The client generally does not have a private key. This is stored on the server. Once a secure channel has been set up using the private and public key to exchange a shared secret, it allows secure transmission. However, system likes Active Directory store a hash of the password and not the original password. So Active Directory does not know what the password is. So it will sent a challenge to the client which the client will use the password with. The server compares the answer with the hash it has stored. This way it can show the client knows the password even though the password is never transferred over the network.
Yeap, that sounds correct. Once they have either a shared symmetric key or they both know each others symmetric key, they can sent data back and forth very quickly and securely.
It seems to me you're trying to make it too complex. Take two identical dictionaries give every defined word a number than use a system with say! with 10,000 or 10,000,000 single individual digit. Give every number or word its own individual digit after that your options are almost endless.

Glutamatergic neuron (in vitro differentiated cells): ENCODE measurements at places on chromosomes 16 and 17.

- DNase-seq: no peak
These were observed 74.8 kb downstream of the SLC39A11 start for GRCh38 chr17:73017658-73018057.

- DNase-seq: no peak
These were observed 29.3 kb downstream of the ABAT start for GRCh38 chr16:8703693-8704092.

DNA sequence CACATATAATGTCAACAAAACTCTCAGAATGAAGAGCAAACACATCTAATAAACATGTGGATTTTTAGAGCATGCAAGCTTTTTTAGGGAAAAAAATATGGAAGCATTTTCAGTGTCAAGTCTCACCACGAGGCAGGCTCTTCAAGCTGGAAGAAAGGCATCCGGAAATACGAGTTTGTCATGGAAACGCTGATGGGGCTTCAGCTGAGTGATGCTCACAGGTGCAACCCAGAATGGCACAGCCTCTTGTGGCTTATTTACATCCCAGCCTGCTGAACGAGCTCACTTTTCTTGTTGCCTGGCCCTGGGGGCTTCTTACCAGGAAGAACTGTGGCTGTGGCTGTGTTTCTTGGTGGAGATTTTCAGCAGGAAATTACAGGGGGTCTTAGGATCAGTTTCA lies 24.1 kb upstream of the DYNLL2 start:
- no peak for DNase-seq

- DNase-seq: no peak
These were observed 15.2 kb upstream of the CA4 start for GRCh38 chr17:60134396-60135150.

+Marvin Dyer There are a large number of different encryption systems that can be used. The idea you have is a good one that will work in a certain situations. However, for things like SSL used in shopping carts it could not be used. So a system like this is required.
+itfreetraining With all due respect, a simple example would go a long way, even if the results with small numbers were not actually secure. These presentations come out to be little more than talking about chemistry by telling people how useful chemicals are.
some just use a private key then just image the system across all allowed computers and nothing else allows no one on but is more secure and never changes without changing it for everyone with a new OS image with the new key .... the best way to do it and the most annoying to the ppl who use the encrypted network
Something is confusing: the private key is used to decrypt. But you placed it under the guy on the left.Having seen the first example, we expect the data to be sent to the guy on the right => the private key should be under him.Thanks for sharing this though :)
thanks for the video, just one question
I get that the user sends data to the server encrypted with the public key but only the server can descrypt it with the private key.